What about you? Do you want to visit Frell mainly to meet Ella and her friends, or would you just enjoy the scenery? (I’m characters.) Would you love to run amuck in Howl’s house or kingdom alone or do you just want to talk to him? (I’m for the house more than the wizard.) What sort of places intrigue you?

Top Ten Books I Had Trouble Finishing (For Reasons Other than Writing Style)

This is a rendition of Top Ten Tuesday (and a Day) by the thebrokeandthebookish.wordpress.com. This week was the top 10 books you had trouble finishing. This post took me the extra day because I had to figure out how to do this without giving free publicity to the most dreadfully written books I’ve read. In the end, I managed to remember the books that kept me pausing or agitated while finishing them for reasons other than poor writing. Here we go:

Top Ten Books I Had Trouble Finishing (For Reasons Other than Writing Style)

1. “The Virgin’s Lover” by Philippa Gregory
-I hated her characterization of Elizabeth and the motivations she gave certain others never even actually made sense! Agh!

2. “The Wings of a Falcon” by Cynthia Voigt
-After spending hundreds of pages inside the main character’s head suddenly she shunted me into his best friend’s head for the last bit! I am still up set about this. Head-Shunting is uncool!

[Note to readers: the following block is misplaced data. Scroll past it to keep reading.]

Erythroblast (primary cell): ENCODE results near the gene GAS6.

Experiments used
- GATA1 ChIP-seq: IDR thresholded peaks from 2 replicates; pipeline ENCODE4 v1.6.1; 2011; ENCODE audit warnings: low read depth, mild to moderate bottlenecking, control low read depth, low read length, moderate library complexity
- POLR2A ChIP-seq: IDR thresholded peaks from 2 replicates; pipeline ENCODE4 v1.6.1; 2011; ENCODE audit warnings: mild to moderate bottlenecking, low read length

3. “The Man in the Iron Mask” by Alexandre Dumas
-Nothing had prepared me for this to be the book where his famous musketeers die! No one had told me that! It was deeply upsetting to go in unaware.

4. “Morte D’Arthur” by Sir Thomas Malory
-My issue here is that all of its tales are just jumbled all together without noting that by including similar tales of the same people or slightly different versions of events, when one tries to read it as a story it comes out incredibly contradictory and dense.

5. “Tell me if the Lovers are Losers” by Cynthia Voigt
-This one I did find just too….heavy-toned, I think, and I stopped reading it for about a month before finishing.

6. “Justine” by Lawrence Durrell
-This book is fascinating and I actually love it, but the reading experience was very hard!

7. “The Bible According to Mark Twain” by Mark Twain